Muted Viola English
Viola Sorda Italian?

Audsley lists this stop with the following description:

A stop, of 8 ft. pitch similar in form to, but smaller in scale than, the Viola. Its voice is intended to imitate hte tone of the muted Viola of the orchestra. If a very subdued intonation, combined with a slight modication of timbre, is desired, the pipes forming the stop may be conical in form: the scale giving the CC (8 ft.) pipe the diameter of 2 inches at the mouth line, and of 7/8 inch at top.

Irwin also lists it, with the following description:

A soft form of the Viola at 8' on the manuals, having only a suggestion of the harmonic structure of a String in its tone. Imitation of the muted instrument is accomplished by making the moderate-scaled pipes only very slightly conical, this being already a mild voice in its regular form. Narrowing the mouths is also a useful device in muting this stop. The Muted Viola is one of the must usable accompaniment stops, because its tone is pointed sufficiently by its String harmonics to escape being dull, and always remains definitive enough to hold up a solo stop like the Melodia, Oboe, Clarinet, or Gamba. It forms a rather dull céleste, but one that is useful on any division if tuned to a slow beat. The Muted 'Cello is a more interesting solo stop than this.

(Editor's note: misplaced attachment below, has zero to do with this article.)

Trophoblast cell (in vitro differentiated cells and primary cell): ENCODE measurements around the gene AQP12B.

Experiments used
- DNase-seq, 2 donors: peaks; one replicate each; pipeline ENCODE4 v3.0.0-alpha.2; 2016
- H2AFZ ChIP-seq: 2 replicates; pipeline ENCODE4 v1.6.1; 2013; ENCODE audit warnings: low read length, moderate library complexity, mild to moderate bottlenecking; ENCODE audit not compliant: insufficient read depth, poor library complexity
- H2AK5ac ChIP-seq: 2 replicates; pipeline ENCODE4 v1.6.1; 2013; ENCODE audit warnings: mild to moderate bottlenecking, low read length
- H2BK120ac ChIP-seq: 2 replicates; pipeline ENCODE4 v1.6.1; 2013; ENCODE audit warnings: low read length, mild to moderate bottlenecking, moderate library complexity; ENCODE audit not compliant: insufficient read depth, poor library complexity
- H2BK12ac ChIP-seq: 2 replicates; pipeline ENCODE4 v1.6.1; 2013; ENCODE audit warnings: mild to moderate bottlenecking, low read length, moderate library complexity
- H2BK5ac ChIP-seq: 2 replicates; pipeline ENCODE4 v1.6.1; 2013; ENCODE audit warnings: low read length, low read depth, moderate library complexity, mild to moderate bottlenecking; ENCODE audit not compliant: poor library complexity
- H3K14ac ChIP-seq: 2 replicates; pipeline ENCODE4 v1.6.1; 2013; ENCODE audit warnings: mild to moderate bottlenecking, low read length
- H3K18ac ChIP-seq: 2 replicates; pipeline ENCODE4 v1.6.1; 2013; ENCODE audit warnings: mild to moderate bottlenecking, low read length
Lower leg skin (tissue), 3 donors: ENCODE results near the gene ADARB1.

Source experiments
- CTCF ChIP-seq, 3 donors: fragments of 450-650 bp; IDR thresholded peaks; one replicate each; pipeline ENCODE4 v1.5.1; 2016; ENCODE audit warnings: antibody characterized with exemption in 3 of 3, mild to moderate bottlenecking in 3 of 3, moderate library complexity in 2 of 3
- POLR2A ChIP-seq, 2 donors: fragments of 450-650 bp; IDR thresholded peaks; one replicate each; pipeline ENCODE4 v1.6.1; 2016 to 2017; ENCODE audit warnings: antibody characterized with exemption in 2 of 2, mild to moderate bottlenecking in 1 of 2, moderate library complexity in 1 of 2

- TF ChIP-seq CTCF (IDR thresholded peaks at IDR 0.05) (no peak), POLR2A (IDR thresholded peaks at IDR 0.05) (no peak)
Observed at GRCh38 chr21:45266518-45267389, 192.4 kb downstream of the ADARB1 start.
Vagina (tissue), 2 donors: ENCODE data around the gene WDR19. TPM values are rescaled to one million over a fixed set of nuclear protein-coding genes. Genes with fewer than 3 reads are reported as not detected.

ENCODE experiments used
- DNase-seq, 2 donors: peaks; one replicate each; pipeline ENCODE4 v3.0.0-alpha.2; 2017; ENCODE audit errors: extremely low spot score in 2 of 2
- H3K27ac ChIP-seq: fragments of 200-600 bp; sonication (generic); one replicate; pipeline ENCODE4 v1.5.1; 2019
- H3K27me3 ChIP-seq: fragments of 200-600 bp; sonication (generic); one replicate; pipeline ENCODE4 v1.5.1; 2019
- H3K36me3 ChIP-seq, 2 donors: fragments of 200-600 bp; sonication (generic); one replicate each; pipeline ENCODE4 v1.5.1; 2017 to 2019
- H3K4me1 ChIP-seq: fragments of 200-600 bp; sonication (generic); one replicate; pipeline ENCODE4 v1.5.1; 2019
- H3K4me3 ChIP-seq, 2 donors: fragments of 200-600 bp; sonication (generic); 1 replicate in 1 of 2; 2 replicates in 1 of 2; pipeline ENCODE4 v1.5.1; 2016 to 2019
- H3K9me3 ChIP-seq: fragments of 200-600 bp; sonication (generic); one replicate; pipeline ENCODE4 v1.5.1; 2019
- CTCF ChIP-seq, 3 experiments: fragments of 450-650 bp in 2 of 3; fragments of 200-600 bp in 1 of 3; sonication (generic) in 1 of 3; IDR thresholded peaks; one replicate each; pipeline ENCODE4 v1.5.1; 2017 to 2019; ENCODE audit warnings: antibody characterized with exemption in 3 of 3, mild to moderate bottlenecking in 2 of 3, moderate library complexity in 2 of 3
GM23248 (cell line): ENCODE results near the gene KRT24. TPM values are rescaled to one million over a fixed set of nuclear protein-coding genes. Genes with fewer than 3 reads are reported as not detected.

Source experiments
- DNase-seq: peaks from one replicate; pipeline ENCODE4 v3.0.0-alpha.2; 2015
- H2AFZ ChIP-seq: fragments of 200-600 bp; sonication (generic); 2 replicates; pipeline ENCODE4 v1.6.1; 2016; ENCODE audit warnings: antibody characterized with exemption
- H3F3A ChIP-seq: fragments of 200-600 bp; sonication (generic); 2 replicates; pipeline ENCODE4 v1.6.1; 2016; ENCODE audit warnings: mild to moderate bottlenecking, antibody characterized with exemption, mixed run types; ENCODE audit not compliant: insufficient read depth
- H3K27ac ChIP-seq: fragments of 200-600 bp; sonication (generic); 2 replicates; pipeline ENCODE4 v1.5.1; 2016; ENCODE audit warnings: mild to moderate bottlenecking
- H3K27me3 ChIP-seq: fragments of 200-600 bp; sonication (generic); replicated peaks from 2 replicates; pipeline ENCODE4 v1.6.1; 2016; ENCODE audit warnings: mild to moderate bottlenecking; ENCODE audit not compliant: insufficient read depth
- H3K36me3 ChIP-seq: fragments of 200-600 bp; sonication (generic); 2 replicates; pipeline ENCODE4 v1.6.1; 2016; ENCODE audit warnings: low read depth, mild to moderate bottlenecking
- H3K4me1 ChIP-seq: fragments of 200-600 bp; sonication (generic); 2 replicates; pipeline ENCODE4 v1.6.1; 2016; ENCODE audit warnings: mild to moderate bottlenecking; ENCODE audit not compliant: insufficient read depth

Examples

No examples of Muted Viola are known. Contributions welcome. Osiris contains a single example of Viola Sorda:

Viola Sorda 8', Gallery Great; St. Patrick's Cathedral, New York City, New York, USA; Kilgen 1930.

Bibliography

Audsley[1]: Viola Sorda. Irwin[1]: Muted Viola.
 
Original website compiled by Edward L. Stauff. For educational use only.
MutedViola.html - Last updated 7 September 2000.
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